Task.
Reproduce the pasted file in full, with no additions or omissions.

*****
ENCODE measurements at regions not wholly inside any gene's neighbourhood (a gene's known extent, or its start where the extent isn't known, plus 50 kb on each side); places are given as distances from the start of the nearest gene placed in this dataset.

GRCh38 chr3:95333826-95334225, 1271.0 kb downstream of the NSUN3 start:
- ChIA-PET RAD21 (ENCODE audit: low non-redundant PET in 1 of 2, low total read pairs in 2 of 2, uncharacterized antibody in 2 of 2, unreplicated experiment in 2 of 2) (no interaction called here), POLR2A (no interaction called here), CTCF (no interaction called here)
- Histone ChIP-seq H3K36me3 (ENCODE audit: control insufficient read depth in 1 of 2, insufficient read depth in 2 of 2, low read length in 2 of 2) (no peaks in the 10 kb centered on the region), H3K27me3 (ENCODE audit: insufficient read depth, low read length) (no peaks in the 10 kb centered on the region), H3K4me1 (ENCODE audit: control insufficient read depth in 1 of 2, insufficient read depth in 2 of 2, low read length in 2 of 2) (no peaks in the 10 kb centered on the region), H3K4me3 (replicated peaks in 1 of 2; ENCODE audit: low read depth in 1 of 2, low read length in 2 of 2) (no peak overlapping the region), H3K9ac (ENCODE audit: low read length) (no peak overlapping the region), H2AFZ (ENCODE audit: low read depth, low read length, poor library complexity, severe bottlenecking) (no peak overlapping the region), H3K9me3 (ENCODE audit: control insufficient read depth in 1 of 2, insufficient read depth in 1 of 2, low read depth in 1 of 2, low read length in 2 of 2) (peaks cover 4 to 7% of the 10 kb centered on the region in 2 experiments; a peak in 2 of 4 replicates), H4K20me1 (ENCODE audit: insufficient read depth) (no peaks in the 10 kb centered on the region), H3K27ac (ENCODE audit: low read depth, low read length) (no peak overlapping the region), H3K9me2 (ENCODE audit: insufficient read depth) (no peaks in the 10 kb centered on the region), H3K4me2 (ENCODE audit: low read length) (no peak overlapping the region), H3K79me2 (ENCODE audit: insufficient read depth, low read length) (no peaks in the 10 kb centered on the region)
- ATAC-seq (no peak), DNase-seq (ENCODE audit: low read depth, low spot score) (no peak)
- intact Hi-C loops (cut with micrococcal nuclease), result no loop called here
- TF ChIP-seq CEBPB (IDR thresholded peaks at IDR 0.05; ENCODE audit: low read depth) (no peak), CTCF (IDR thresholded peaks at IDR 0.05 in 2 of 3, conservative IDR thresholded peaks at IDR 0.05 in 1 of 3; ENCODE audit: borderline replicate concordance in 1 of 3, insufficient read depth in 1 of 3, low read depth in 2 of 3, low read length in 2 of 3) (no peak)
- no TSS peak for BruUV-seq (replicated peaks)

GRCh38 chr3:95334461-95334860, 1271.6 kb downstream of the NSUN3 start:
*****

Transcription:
ENCODE measurements at regions not wholly inside any gene's neighbourhood (a gene's known extent, or its start where the extent isn't known, plus 50 kb on each side); places are given as distances from the start of the nearest gene placed in this dataset.

GRCh38 chr3:95333826-95334225, 1271.0 kb downstream of the NSUN3 start:
- ChIA-PET RAD21 (ENCODE audit: low non-redundant PET in 1 of 2, low total read pairs in 2 of 2, uncharacterized antibody in 2 of 2, unreplicated experiment in 2 of 2) (no interaction called here), POLR2A (no interaction called here), CTCF (no interaction called here)
- Histone ChIP-seq H3K36me3 (ENCODE audit: control insufficient read depth in 1 of 2, insufficient read depth in 2 of 2, low read length in 2 of 2) (no peaks in the 10 kb centered on the region), H3K27me3 (ENCODE audit: insufficient read depth, low read length) (no peaks in the 10 kb centered on the region), H3K4me1 (ENCODE audit: control insufficient read depth in 1 of 2, insufficient read depth in 2 of 2, low read length in 2 of 2) (no peaks in the 10 kb centered on the region), H3K4me3 (replicated peaks in 1 of 2; ENCODE audit: low read depth in 1 of 2, low read length in 2 of 2) (no peak overlapping the region), H3K9ac (ENCODE audit: low read length) (no peak overlapping the region), H2AFZ (ENCODE audit: low read depth, low read length, poor library complexity, severe bottlenecking) (no peak overlapping the region), H3K9me3 (ENCODE audit: control insufficient read depth in 1 of 2, insufficient read depth in 1 of 2, low read depth in 1 of 2, low read length in 2 of 2) (peaks cover 4 to 7% of the 10 kb centered on the region in 2 experiments; a peak in 2 of 4 replicates), H4K20me1 (ENCODE audit: insufficient read depth) (no peaks in the 10 kb centered on the region), H3K27ac (ENCODE audit: low read depth, low read length) (no peak overlapping the region), H3K9me2 (ENCODE audit: insufficient read depth) (no peaks in the 10 kb centered on the region), H3K4me2 (ENCODE audit: low read length) (no peak overlapping the region), H3K79me2 (ENCODE audit: insufficient read depth, low read length) (no peaks in the 10 kb centered on the region)
- ATAC-seq (no peak), DNase-seq (ENCODE audit: low read depth, low spot score) (no peak)
- intact Hi-C loops (cut with micrococcal nuclease), result no loop called here
- TF ChIP-seq CEBPB (IDR thresholded peaks at IDR 0.05; ENCODE audit: low read depth) (no peak), CTCF (IDR thresholded peaks at IDR 0.05 in 2 of 3, conservative IDR thresholded peaks at IDR 0.05 in 1 of 3; ENCODE audit: borderline replicate concordance in 1 of 3, insufficient read depth in 1 of 3, low read depth in 2 of 3, low read length in 2 of 3) (no peak)
- no TSS peak for BruUV-seq (replicated peaks)

GRCh38 chr3:95334461-95334860, 1271.6 kb downstream of the NSUN3 start: